Social change at Agege : tribe status and class in a Nigerian township

Peace, Adrian J. January 1974 (has links)
No description available.

A critical analysis of marital instability among Yoruba Christian couples in the North West of England

Oyewale, Philip Bukola January 2016 (has links)
Marriage, as understood from the Christian, Nigerian Baptist Convention's, perspective, is a mutual relationship endorsed by holy matrimony between a consenting man and a woman. Similarly, within the Nigerian socio-cultural setting, particularly among the Yoruba, marriage is recognized and endorsed as sacred and accorded great priority. To the Yoruba, it signifies a crucial rite of passage, a transition to adulthood and immense responsibilities within the community. However, despite the sanctity and lofty views of marriage, a number of Diaspora Yoruba Christian couples living in the North West of England (NWE) are increasingly experiencing serious marital instability and conflict. This thesis, therefore, critically examines Yoruba couples' understanding of marriage and how their various contacts with social realities in the NWE impact upon spousal relations. Particular attention is paid to cross-cultural factors, power structures among the Yoruba and social structures that promote Yoruba women's empowerment in the NWE. The study employs semi-structured qualitative interviews. It notes that: (1) Yoruba couples, having been married in a traditional way and setting are intensely confronted with social realities in the NWE which often calls for a renegotiation of marital relations. (2) Issues of spousal power relations, male dominance and hierarchy, financial/resources management, identity crisis/social status and gender-role reversal are crucial factors that currently affect the level of marriage satisfaction among Yoruba Christian couples. However, in spite of the academic underpinnings of this work, the use of devotional language is justified given the religious commitment and background of the research population. Against this backdrop, therefore, the relevance of the proposed marriage enhancement initiative, Prayer Intervention Programmes (PIP), as a viable approach for marital harmony, is significant.

Black skin, white flannels : a study of the role of sport in the construction of black identity

Carrington, Ben January 2004 (has links)
No description available.

Cattle and concrete : some aspects of social organisation among the Fula, in and around Kabala, Northen Sierra Leone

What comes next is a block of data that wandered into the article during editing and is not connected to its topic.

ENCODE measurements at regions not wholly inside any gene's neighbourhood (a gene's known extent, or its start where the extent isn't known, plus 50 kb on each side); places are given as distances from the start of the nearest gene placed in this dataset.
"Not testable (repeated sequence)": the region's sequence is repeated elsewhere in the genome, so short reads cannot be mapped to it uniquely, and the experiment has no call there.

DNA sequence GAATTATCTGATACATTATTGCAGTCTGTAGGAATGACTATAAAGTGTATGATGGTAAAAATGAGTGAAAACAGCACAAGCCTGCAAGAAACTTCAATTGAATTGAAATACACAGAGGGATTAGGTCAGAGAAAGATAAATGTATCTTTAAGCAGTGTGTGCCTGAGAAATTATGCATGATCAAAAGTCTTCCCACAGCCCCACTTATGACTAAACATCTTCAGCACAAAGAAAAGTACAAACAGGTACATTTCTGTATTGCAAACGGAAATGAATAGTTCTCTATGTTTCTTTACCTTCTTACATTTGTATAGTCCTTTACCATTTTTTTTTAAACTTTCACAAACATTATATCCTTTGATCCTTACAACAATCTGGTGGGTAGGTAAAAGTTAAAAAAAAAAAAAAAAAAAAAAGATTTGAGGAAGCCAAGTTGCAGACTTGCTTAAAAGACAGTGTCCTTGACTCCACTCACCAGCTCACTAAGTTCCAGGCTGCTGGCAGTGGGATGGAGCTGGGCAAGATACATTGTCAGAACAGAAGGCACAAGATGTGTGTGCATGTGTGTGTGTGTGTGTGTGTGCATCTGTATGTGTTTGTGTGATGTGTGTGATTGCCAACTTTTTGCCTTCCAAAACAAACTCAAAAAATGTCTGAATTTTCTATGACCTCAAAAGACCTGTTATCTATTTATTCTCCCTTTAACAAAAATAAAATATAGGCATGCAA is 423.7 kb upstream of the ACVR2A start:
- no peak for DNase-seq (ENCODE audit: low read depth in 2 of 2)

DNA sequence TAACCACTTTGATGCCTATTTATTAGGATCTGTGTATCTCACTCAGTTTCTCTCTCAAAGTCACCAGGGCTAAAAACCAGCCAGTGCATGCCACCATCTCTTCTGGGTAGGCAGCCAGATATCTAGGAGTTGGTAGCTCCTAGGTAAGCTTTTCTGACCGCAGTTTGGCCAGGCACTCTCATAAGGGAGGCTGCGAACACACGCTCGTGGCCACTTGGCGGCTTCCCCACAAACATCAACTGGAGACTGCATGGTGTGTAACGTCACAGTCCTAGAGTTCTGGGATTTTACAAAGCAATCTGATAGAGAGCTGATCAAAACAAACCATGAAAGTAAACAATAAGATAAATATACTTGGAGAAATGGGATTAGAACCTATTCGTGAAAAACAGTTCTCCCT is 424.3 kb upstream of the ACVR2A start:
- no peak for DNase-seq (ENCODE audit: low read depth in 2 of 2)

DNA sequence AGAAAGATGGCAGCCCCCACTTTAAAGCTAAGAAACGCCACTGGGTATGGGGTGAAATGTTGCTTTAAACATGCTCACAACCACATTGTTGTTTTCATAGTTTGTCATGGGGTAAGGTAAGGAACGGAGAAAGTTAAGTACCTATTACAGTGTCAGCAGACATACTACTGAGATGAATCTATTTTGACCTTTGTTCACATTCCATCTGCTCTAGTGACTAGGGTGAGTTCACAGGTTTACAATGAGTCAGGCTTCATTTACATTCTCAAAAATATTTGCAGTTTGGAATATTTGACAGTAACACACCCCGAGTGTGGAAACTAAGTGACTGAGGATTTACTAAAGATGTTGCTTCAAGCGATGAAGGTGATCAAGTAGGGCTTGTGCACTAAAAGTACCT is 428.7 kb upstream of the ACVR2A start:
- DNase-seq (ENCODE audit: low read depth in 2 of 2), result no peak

Waldie, Kevin J. January 1990 (has links)
No description available.

Mediated encounters in diasporic space : exploring processes of transculturation syncretism and identity redefinition in the Ghanaian diaspora in London

Adjetey, Nii Anang January 2010 (has links)
This thesis explores the diasporic experiences of Ghanaians in London and assesses how Ghanaian identity is redefined and constructed in new contexts. The mediated experience dimension of this exploration considers the difference that the diverse menu of cultural resources offered by television is making to dispositions, cultural proclivities, and patterns of identification across intergenerational differences among Ghanaian-Londoners. The study qualitatively assembles and analyses empirical data from primary sources and integrates material from secondary sources to draw its conclusions. The thesis traces the development of the black diaspora as the historical antecedent or precursor to more recent black diasporic formations. The concept of the black diaspora provides a context for understanding or imagining the fledgling Ghanaian diaspora as another offshoot within the family of black identities in Britain. It is argued that the perceptions of blackness that Ghanaian- Londoners encountered in Britain were derived from the racial construction of blackness as the antithesis of whiteness and hence its construction as deviance. This was purveyed in discourses and reinforced in the public imagination through the media. Not only did it run counter to their self-perceptions, it impinged on their experiences as black people as they were confronted with unflattering stereotypes which they repudiated. In marginal spaces they endeavoured to reinstitute traditions from the homeland and to establish a distinctive presence in the ensemble of black identities in Britain, which in part challenges the monolithic imaginations of blackness from ‘othering’ perspectives, and also highlights an area of blackness underrepresented in academic discourses. Furthermore, the study finds that in their cultural consumption, a factor of their diasporic experience, they exhibited a critical edge and a comparative attitude to screen representations, reflecting the dual and sometimes multiple perspectives of their diasporic condition which enabled them to critique or valorise certain cultural practices from the different worlds of their experience, an indication of processes of cultural negotiation, synthesis, and hybridisation. Overall, this thesis contributes to current academic debates around mediated experience and cultural transformations, and the understanding of processes at the intersections between modernity, diaspora and culture in the era of globalization.

Development and social change among the Moro of the Nuba mountains

Mohamed-Salih, Mohamed Abdel Rahim January 1983 (has links)
No description available.

The traditional history of the Jie of Uganda

Lamphear, John E. January 1972 (has links)
No description available.